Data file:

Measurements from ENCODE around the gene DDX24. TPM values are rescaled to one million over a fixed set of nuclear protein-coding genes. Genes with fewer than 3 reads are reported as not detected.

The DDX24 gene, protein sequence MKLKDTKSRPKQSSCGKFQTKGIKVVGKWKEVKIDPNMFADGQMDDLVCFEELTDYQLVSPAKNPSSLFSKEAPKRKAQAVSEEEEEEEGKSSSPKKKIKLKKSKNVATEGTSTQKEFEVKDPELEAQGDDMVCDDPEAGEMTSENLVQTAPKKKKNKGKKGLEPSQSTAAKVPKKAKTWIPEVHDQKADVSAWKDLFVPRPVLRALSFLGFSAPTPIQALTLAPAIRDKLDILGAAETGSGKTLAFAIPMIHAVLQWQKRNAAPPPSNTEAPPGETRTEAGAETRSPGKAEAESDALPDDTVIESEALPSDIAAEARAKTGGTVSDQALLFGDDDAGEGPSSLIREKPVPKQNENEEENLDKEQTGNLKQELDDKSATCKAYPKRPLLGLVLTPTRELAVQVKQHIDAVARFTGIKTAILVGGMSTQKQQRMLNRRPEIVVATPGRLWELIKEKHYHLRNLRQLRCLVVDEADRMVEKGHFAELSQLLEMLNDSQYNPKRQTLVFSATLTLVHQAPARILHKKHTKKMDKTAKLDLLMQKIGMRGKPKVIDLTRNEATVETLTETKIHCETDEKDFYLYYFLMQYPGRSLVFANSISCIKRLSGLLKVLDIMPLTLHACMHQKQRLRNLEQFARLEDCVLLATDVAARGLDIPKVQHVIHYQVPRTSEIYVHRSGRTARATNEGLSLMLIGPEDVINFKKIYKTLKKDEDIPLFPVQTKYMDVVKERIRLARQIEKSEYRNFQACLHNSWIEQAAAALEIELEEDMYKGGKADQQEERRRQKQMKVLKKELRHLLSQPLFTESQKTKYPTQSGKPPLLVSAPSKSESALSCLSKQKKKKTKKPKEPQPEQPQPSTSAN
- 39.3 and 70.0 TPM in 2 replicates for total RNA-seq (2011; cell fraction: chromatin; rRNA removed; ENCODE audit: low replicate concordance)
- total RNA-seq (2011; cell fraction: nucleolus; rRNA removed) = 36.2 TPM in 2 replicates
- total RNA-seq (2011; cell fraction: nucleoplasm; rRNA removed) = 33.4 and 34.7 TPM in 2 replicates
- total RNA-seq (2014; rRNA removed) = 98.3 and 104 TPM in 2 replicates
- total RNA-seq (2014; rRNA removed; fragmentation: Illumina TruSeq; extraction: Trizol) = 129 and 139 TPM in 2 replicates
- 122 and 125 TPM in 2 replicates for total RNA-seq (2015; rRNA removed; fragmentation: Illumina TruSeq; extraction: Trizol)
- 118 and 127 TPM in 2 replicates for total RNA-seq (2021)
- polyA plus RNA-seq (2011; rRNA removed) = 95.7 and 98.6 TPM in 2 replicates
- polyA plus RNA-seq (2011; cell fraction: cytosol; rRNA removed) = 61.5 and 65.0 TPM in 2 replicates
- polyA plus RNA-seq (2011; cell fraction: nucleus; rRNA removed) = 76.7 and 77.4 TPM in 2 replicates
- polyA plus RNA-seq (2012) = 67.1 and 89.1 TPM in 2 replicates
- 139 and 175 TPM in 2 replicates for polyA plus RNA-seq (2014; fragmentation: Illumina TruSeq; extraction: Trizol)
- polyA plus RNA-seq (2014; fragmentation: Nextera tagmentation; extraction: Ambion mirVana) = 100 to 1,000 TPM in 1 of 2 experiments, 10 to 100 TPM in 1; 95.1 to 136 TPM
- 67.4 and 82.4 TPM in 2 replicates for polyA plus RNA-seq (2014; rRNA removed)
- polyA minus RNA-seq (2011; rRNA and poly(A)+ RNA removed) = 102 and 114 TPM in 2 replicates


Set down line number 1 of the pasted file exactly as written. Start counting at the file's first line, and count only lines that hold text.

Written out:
Measurements from ENCODE around the gene DDX24. TPM values are rescaled to one million over a fixed set of nuclear protein-coding genes. Genes with fewer than 3 reads are reported as not detected.